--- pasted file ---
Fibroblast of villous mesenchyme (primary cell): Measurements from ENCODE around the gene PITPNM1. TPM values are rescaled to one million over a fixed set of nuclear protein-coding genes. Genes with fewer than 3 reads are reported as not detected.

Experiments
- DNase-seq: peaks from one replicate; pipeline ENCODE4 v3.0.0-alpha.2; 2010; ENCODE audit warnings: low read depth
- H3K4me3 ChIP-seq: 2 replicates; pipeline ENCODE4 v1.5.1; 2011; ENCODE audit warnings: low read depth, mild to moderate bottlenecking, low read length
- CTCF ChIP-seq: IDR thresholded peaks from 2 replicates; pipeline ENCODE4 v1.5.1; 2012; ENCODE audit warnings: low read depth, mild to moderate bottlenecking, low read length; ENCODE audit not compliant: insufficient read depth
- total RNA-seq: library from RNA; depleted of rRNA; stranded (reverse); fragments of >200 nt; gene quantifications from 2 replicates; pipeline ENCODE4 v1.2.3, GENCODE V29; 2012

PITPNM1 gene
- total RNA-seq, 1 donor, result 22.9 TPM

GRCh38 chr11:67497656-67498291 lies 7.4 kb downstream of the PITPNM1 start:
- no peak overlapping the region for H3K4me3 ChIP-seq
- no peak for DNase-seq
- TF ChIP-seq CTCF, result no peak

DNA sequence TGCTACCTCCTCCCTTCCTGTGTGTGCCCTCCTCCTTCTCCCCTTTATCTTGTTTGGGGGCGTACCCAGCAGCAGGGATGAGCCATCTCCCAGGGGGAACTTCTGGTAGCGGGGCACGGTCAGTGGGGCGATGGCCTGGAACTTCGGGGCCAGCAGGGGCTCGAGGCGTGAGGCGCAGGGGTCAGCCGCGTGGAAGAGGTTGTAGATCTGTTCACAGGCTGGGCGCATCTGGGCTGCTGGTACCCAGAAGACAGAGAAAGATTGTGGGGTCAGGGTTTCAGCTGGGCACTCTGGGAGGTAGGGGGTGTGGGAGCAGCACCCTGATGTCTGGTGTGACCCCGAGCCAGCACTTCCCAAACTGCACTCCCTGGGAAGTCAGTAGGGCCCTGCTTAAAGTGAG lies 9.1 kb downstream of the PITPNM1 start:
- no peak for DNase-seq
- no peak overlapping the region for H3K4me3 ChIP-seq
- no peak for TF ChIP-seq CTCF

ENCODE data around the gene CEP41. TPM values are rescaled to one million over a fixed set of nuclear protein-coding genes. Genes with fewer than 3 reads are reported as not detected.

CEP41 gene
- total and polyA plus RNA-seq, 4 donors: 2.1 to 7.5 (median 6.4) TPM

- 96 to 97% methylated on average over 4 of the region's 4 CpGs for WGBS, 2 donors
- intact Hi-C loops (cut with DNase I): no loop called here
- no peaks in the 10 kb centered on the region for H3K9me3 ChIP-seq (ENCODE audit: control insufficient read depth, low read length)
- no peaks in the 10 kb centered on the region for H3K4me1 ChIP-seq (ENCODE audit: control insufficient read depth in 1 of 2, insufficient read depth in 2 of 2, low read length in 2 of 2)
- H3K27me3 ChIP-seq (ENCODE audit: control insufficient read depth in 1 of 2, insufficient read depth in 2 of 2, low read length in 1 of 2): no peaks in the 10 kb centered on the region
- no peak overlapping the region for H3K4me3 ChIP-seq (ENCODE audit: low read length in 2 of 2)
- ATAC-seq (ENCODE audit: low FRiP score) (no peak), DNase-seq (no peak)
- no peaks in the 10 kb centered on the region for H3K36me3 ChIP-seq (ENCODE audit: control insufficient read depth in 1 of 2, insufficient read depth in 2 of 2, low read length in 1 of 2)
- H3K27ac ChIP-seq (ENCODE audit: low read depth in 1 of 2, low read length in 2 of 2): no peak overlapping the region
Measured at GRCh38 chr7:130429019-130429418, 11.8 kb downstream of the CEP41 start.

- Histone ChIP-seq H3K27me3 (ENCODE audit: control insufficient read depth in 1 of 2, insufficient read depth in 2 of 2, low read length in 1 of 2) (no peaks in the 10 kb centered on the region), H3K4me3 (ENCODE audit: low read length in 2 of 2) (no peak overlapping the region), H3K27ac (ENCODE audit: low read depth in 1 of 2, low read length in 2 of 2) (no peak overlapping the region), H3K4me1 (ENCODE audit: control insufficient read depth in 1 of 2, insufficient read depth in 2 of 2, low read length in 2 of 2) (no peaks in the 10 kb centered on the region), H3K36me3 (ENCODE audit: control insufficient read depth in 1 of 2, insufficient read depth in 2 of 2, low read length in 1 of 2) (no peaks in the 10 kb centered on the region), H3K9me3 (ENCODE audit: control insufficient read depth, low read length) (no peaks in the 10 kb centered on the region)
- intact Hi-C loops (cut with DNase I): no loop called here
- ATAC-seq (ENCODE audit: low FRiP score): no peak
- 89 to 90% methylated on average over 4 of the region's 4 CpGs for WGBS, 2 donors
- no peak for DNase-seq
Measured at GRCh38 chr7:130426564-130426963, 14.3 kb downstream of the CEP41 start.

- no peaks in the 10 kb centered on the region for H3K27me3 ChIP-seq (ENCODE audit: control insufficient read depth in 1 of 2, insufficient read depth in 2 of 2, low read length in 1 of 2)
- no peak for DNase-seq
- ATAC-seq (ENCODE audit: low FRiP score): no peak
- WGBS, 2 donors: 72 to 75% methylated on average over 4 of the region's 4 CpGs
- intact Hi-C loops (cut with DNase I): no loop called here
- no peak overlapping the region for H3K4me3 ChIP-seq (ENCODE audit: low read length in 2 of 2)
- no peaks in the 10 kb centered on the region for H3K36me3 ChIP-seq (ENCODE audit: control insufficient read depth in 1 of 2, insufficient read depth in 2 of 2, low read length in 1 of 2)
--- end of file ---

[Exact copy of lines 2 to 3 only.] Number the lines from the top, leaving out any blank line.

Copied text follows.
Experiments
- DNase-seq: peaks from one replicate; pipeline ENCODE4 v3.0.0-alpha.2; 2010; ENCODE audit warnings: low read depth